In chapter V, Rat helps Mole to search for his house, and once inside, to search for food. Mole and Rat are out walking together when Mole catches the scent of his old home nearby and implores Rat to help him find it. At first, Rat is worried that it is about to snow and also does not see the point; he keeps walking and urging Mole to catch up. When they sit down to rest and Mole starts to cry, Rat realizes he is deeply troubled. Mole bursts out,
"I know it's a—shabby, dingy little place," he sobbed forth at last, brokenly: "not like—your cosy quarters—or Toad's beautiful hall—or Badger's great house—but it was my own little home—and I was fond of it—and I went away and forgot all about it—and then I smelt it suddenly—on the road, when I called and you wouldn't listen, Rat—and everything came back to me with a rush—and I wanted it!—O dear, O dear!"
Recognizing that he has been “a pig—a plain pig,” for ignoring his friend’s wishes, Rat decides they will go look for his home: “I'm going to find this place now, if I stay out all night.” Relying on Mole’s nose, they find it down a tunnel, and Rat dives after Mole. There it is, with the name intact:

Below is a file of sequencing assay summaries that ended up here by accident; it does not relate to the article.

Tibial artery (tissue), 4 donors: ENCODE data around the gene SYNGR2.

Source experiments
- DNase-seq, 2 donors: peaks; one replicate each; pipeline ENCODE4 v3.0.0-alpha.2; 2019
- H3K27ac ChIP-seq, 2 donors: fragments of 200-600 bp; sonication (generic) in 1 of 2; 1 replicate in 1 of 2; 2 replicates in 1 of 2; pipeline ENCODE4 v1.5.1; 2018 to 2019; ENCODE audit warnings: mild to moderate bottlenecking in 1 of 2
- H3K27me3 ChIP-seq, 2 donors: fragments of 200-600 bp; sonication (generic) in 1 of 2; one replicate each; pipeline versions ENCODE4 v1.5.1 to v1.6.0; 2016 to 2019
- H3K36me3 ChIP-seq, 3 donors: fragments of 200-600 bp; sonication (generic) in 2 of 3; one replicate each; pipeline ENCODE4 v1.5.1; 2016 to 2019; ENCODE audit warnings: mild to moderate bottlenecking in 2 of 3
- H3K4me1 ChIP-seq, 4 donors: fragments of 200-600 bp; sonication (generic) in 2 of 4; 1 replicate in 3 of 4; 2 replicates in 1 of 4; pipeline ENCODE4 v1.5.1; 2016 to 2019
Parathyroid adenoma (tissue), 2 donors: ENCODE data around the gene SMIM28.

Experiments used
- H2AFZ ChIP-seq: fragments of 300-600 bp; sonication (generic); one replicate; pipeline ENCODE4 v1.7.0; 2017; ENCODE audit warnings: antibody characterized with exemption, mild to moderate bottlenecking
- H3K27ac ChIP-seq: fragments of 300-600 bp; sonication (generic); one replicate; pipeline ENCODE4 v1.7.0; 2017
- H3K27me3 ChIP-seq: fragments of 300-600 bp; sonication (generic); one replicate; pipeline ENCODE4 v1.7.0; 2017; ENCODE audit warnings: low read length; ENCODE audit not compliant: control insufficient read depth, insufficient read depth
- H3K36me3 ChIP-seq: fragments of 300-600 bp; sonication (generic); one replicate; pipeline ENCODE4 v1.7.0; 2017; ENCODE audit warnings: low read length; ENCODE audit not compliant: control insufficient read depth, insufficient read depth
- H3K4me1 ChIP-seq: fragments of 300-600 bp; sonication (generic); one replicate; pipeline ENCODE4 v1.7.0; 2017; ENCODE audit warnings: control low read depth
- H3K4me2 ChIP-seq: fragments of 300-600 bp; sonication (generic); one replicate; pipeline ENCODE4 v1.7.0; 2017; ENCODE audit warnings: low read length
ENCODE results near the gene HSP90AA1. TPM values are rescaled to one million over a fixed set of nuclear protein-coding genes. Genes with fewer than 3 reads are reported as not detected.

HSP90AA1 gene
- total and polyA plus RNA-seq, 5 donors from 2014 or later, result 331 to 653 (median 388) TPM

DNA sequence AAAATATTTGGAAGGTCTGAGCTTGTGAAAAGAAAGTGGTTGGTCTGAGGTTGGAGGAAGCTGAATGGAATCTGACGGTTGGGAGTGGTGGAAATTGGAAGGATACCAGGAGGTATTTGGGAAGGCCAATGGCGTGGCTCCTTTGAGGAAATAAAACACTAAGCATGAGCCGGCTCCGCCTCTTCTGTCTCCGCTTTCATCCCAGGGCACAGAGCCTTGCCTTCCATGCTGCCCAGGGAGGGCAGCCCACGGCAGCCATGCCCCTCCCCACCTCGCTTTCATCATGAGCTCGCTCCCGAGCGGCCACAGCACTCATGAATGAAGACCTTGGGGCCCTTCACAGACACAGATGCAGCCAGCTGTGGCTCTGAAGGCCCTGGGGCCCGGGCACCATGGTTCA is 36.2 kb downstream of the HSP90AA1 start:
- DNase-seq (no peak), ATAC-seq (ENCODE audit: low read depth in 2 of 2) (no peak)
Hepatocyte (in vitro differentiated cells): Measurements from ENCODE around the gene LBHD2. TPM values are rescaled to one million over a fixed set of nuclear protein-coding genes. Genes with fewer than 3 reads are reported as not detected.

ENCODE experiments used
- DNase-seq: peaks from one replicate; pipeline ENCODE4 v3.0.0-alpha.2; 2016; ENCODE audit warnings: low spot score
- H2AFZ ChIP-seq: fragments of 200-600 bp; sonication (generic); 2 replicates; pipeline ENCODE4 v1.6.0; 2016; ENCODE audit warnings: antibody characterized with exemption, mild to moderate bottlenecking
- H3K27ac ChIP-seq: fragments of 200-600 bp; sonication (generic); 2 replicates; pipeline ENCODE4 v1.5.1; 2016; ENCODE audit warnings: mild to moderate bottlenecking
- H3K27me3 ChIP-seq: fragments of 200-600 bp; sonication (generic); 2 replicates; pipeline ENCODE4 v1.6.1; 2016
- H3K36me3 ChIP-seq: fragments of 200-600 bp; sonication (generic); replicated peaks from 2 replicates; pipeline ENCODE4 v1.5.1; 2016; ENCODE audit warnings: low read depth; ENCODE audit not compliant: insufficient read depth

Rat saw that they were standing in an open space, neatly swept and sanded underfoot, and directly facing them was Mole's little front door, with "Mole End" painted, in Gothic lettering, over the bell-pull at the side.
Once inside, Rat bustles about and admires everything. When they want to make supper, he encourages Mole to look for some canned fish and then pronounces their concoction a banquet.
Why, only just now I saw a sardine-opener on the kitchen dresser, quite distinctly; and everybody knows that means there are sardines about somewhere in the neighbourhood. Rouse yourself! pull yourself together, and come with me and forage.
They went and foraged accordingly, hunting through every cupboard and turning out every drawer. The result was not so very depressing after all, though of course it might have been better: a tin of sardines; a box of captain's biscuits, nearly full; and a German sausage encased in silver paper.
"There's a banquet for you!" observed the Rat, as he arranged the table. "I know some animals who would give their ears to be sitting down to supper with us to-night!"
The ultimate coup, though, is successfully turning up some beer: Rat “made for the cellar-door, and presently reappeared, somewhat dusty, with a bottle of beer in each paw and another under each arm.”